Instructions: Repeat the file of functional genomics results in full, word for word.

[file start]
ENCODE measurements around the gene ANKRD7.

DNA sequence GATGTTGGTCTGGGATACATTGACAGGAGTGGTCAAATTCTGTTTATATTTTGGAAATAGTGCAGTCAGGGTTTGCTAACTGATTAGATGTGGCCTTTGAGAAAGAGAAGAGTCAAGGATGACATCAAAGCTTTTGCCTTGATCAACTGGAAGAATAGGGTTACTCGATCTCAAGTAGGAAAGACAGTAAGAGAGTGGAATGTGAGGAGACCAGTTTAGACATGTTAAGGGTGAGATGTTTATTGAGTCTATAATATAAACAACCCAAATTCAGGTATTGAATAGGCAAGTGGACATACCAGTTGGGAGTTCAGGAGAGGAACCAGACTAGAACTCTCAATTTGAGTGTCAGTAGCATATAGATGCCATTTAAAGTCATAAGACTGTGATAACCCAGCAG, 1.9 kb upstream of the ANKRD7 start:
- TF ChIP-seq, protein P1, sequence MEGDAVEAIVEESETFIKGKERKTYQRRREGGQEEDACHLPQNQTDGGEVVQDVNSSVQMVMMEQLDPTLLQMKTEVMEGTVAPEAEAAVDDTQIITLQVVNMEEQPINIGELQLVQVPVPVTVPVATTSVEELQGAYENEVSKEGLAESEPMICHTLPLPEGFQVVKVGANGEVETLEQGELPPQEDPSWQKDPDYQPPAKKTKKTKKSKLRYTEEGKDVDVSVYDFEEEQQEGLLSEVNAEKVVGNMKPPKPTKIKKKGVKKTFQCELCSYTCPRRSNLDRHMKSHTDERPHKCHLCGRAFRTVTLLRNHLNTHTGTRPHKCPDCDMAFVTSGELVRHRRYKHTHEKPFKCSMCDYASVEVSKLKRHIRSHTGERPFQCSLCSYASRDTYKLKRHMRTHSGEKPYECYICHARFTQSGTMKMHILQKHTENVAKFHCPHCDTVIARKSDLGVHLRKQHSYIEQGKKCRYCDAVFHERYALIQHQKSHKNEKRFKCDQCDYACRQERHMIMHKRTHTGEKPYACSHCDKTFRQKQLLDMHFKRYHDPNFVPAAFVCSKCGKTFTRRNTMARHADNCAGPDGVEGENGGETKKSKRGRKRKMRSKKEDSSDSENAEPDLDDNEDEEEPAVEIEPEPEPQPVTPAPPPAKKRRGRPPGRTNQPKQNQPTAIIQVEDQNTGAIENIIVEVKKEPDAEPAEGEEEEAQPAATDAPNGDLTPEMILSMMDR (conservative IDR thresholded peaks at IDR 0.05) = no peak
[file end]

ENCODE measurements around the gene ANKRD7.

DNA sequence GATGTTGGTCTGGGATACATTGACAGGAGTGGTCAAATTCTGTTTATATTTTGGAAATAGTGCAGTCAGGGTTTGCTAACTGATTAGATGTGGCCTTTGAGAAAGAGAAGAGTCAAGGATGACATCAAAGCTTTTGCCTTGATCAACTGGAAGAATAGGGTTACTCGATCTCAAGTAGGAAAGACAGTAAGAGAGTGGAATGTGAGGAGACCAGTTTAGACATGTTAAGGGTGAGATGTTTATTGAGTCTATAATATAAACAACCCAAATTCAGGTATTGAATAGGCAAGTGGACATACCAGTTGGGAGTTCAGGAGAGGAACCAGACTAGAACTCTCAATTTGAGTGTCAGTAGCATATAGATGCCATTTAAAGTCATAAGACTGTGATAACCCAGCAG, 1.9 kb upstream of the ANKRD7 start:
- TF ChIP-seq, protein P1, sequence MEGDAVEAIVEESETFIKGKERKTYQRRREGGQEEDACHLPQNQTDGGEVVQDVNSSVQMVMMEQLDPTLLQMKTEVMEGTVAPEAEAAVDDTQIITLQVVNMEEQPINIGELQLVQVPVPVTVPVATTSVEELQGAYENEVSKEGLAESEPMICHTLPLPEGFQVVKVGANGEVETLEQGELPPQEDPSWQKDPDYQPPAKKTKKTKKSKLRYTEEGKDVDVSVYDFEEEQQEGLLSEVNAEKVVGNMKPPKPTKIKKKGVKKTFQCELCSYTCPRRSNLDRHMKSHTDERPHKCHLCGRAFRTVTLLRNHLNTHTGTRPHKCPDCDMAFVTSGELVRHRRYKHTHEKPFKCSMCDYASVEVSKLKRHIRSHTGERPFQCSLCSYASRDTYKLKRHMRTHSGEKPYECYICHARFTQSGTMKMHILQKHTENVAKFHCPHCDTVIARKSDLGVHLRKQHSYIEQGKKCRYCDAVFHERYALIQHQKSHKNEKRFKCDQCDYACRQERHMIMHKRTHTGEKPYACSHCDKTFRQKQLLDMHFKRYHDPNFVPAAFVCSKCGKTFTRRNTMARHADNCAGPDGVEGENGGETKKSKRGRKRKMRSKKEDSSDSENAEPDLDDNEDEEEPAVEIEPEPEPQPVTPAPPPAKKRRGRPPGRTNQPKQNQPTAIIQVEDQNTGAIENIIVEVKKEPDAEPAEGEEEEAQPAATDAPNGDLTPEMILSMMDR (conservative IDR thresholded peaks at IDR 0.05) = no peak